Sharks that inhabit a given habitat type often converge on a suite of similar adaptations, regardless of ancestry. Due to this convergence, sharks that inhabit a particular niche are usually similar in overall morphology and behavior. Thus, the 390 or so described shark species may be grouped into a smaller number of discrete categories based on their ecological-morphological type or "ecomorphotype". The sharks grouped within a given ecomorphotype may or may not be evolutionarily closely related, but they are related by common features of form and habits.
A system of ecomorphotypes embracing all known cartilaginous fishes, both extant and extinct, has been proposed by Leonard J.V. Compagno. But many of his categories are irrelevant to sharks, while others contain redundancies or inconsistencies of form. The system of ecomorphotypes I employ here is based on this previous work, but seems to 'better' fit habitat diversity of extant sharks, providing a useful way of grouping these animals by commonalties in their ecological adaptations. Eighteen ecomorphotype categories are defined and described below; a condensed summary of each category — with examples drawn mostly from species profiled elsewhere in these pages — are presented below.
Continental and Insular Shelves
The greatest diversity of shark ecomorphotypes occurs on continental and insular shelves. These coastal sharks can be divided into 10 ecomorphotypes by tropic (feeding) habits and adaptations to a benthis (bottom-dwelling) mode of life.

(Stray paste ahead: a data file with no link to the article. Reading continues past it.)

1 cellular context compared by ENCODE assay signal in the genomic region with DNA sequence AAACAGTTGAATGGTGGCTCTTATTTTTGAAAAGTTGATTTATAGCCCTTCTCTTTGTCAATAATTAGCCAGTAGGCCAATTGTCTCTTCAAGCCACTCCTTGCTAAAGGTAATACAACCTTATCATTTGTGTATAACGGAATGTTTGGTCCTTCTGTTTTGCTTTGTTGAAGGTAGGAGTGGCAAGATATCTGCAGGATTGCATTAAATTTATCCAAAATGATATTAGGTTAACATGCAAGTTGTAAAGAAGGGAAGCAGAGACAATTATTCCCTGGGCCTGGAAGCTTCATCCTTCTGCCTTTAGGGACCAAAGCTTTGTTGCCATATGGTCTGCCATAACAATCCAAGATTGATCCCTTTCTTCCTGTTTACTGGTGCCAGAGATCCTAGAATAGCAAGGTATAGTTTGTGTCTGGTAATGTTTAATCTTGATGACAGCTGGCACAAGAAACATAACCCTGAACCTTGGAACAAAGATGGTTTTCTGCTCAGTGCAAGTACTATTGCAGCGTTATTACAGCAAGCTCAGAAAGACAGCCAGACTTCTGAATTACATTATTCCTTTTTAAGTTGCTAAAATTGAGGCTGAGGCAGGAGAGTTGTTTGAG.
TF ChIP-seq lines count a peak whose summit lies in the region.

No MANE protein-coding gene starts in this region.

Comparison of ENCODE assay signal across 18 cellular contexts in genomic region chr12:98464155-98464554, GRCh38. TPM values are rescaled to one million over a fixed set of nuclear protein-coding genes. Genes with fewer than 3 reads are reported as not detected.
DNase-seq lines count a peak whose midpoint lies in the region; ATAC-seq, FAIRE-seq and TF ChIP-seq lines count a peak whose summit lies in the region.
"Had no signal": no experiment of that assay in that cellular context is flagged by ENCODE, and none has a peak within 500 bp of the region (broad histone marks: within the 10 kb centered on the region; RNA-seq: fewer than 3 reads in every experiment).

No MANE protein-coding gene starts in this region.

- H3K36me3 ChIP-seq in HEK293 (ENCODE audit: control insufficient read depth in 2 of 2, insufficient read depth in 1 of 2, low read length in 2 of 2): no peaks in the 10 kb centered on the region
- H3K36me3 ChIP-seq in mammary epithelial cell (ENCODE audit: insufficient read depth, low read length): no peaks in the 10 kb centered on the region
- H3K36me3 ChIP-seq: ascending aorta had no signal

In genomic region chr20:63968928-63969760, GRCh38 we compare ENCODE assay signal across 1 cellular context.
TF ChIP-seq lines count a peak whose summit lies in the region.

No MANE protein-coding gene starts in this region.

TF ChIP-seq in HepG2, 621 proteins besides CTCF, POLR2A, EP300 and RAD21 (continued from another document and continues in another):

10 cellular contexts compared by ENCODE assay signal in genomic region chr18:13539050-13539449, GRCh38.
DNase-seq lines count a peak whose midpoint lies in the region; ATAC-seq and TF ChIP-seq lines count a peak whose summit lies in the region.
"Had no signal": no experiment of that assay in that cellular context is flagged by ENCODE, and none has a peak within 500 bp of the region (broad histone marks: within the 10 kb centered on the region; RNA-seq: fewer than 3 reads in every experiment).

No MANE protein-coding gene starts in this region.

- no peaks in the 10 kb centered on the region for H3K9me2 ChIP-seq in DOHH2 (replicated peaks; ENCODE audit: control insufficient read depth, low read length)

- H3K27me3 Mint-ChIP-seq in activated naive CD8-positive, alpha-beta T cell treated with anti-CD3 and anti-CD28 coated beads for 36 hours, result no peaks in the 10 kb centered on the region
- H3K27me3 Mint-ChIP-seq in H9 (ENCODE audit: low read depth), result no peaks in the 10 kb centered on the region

Mesotrophic Littoral - these are unspecialized active coastal sharks, highly successful generalist predators adept at exploiting a wide range of prey resources. Most of them have generalized dentition and are primarily piscivorous, but they also take a variety of crustaceans, molluscs, and other small- to medium-sized creatures. The sharks grouped here are typically medium-sized (5 to 7 feet or 1.5 to 2.1 metres in length) and are often quick and agile hunters, collectively comprising the majority of living shark species. The hammerheads (family Sphyrnidae) feature unique lateral expansions on the sides of the head that grant some significant sensory and hydrodynamic benefits, such as enhanced scent-tracking, electroreception, and maneuverability, at the cost of some jaw protrusibility.